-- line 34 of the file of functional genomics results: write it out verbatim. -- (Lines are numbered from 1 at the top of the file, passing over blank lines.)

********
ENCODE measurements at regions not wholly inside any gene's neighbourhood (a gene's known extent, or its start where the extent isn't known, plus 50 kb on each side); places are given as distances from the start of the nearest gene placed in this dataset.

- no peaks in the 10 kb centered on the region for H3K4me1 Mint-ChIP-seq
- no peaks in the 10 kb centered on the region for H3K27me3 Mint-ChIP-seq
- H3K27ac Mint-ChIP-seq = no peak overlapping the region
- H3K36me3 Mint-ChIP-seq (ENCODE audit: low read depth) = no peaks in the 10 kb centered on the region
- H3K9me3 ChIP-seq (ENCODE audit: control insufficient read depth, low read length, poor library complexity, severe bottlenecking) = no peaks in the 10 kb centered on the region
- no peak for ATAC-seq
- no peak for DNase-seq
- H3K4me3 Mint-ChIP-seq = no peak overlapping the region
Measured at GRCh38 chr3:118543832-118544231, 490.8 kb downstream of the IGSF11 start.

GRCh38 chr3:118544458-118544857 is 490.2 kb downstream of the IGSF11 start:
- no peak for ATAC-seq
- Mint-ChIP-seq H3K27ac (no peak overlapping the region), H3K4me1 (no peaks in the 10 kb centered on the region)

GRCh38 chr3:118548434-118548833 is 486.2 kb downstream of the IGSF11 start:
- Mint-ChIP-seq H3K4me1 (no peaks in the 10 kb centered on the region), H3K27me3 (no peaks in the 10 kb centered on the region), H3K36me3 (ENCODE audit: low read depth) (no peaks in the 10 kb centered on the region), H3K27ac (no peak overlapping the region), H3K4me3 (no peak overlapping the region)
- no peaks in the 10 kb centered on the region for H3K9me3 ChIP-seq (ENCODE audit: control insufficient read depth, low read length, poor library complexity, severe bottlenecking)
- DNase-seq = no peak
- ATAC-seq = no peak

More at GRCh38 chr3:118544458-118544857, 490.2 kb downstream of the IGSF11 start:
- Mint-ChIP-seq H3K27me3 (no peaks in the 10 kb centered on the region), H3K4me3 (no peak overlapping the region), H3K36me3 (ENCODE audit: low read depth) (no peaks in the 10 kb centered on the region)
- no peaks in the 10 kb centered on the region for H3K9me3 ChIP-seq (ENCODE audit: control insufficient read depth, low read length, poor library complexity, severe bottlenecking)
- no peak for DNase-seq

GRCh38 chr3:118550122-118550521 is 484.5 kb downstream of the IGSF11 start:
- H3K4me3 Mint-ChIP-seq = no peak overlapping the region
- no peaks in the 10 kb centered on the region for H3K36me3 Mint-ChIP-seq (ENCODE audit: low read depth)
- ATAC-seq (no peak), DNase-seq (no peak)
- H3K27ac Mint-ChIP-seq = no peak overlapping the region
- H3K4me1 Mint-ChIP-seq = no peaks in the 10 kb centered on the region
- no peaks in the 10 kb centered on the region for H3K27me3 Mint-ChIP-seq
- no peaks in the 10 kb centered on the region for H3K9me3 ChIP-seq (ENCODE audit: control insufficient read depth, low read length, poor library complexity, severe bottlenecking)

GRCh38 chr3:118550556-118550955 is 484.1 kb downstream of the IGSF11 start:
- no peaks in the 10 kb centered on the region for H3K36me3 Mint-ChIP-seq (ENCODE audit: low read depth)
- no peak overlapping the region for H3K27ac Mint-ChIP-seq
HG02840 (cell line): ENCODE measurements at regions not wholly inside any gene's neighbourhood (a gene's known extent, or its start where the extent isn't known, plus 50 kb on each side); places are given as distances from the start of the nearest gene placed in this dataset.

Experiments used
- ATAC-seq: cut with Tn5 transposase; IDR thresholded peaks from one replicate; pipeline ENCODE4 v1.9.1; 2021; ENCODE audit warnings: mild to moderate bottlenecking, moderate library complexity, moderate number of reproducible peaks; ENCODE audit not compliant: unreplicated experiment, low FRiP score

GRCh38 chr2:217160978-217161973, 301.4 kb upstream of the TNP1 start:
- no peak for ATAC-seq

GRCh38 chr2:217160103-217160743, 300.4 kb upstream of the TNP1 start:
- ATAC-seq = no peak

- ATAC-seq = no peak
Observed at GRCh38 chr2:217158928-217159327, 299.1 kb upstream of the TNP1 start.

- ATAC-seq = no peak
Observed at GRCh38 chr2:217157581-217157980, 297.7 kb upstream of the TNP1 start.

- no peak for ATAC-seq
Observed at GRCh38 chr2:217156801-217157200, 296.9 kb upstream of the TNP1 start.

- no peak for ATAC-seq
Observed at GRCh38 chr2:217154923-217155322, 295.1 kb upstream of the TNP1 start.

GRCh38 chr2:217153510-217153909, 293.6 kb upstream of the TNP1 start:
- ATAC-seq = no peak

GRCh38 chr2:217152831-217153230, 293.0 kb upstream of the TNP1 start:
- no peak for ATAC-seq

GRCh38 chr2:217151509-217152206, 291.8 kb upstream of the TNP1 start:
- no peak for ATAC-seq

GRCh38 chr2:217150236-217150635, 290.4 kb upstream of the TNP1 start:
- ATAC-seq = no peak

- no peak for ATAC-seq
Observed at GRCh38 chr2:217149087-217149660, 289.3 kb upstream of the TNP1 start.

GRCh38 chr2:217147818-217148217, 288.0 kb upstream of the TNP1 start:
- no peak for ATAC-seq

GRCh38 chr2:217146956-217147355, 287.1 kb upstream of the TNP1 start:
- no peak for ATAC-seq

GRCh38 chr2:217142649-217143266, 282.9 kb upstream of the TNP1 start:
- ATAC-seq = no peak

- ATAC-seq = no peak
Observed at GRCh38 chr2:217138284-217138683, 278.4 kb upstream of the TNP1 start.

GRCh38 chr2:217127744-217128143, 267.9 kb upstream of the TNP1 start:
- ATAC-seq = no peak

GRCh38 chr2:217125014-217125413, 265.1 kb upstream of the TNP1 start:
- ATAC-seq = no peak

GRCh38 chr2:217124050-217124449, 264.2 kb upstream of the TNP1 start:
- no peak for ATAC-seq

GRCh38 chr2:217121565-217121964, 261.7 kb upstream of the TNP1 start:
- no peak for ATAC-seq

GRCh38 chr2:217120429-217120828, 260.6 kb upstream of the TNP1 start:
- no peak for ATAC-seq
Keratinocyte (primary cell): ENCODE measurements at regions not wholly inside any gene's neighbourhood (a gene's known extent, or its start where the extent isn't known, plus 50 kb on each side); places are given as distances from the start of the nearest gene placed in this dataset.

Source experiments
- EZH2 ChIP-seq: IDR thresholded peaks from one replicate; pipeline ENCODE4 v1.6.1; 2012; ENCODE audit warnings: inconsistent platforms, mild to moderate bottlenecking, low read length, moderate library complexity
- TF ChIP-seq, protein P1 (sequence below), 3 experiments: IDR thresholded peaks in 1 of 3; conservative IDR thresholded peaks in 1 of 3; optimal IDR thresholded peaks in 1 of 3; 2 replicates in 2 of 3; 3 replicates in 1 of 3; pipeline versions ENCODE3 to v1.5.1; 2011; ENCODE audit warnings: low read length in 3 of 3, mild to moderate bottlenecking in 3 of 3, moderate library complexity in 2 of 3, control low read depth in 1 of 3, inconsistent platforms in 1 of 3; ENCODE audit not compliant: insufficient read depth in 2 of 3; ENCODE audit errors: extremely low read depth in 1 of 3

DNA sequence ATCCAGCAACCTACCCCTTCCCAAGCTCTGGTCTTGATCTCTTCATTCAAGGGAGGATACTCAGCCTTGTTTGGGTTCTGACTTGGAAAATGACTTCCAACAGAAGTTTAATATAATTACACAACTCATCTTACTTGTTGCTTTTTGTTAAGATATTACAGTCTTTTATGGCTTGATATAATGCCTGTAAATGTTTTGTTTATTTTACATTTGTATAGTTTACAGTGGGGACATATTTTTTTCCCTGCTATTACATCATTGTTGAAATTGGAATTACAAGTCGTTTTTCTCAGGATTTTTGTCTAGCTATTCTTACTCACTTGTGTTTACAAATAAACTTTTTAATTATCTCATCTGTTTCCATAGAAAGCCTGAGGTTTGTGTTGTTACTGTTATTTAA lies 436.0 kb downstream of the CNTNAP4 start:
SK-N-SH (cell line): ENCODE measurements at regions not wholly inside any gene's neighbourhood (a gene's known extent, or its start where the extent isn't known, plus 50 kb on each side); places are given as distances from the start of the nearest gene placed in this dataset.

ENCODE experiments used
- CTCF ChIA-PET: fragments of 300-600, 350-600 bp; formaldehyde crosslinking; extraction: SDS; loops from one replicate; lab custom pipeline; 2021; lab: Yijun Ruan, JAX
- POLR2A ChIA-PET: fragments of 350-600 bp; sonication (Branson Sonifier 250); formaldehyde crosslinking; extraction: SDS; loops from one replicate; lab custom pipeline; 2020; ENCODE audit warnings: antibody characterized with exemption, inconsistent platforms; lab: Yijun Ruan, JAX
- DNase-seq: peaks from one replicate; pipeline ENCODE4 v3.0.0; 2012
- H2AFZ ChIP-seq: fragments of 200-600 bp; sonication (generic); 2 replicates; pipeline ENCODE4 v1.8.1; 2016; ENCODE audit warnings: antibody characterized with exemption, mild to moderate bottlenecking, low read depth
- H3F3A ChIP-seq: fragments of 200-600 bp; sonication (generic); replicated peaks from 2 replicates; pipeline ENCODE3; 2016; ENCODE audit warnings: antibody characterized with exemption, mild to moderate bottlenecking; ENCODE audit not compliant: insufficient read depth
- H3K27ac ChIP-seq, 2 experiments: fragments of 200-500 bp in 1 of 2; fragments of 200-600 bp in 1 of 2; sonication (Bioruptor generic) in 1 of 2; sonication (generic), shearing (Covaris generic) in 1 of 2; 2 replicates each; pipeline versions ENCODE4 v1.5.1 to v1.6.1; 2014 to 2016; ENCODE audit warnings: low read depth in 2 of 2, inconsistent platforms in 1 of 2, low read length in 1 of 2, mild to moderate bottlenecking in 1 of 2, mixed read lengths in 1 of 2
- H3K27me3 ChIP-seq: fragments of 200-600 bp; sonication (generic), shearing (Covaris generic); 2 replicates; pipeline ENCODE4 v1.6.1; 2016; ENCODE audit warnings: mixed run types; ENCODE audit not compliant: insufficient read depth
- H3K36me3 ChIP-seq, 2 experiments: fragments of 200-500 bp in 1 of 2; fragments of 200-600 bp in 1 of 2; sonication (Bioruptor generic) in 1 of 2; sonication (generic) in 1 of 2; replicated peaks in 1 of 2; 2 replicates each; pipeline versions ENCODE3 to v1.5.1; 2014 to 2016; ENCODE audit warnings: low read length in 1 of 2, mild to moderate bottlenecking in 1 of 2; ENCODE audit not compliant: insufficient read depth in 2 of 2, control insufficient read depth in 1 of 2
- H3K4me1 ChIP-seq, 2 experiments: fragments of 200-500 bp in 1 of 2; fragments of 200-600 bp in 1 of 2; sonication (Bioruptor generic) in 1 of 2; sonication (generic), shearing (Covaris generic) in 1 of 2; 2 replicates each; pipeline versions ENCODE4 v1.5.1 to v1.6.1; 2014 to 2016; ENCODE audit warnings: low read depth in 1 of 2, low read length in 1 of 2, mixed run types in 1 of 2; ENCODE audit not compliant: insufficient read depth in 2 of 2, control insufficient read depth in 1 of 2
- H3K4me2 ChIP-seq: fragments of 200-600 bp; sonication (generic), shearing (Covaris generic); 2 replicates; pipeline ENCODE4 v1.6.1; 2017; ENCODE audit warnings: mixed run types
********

HG02840 (cell line): ENCODE measurements at regions not wholly inside any gene's neighbourhood (a gene's known extent, or its start where the extent isn't known, plus 50 kb on each side); places are given as distances from the start of the nearest gene placed in this dataset.